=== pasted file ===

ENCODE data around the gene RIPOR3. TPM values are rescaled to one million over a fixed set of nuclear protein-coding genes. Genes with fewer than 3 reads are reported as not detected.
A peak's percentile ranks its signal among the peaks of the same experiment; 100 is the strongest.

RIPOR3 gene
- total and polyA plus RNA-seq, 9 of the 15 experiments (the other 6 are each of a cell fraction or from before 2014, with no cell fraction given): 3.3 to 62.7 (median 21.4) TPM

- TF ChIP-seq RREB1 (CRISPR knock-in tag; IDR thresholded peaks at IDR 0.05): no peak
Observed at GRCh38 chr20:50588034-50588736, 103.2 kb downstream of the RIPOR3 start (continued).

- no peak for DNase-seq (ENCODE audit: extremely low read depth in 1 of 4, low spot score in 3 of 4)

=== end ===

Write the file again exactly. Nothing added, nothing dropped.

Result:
ENCODE data around the gene RIPOR3. TPM values are rescaled to one million over a fixed set of nuclear protein-coding genes. Genes with fewer than 3 reads are reported as not detected.
A peak's percentile ranks its signal among the peaks of the same experiment; 100 is the strongest.

RIPOR3 gene
- total and polyA plus RNA-seq, 9 of the 15 experiments (the other 6 are each of a cell fraction or from before 2014, with no cell fraction given): 3.3 to 62.7 (median 21.4) TPM

- TF ChIP-seq RREB1 (CRISPR knock-in tag; IDR thresholded peaks at IDR 0.05): no peak
Observed at GRCh38 chr20:50588034-50588736, 103.2 kb downstream of the RIPOR3 start (continued).

- no peak for DNase-seq (ENCODE audit: extremely low read depth in 1 of 4, low spot score in 3 of 4)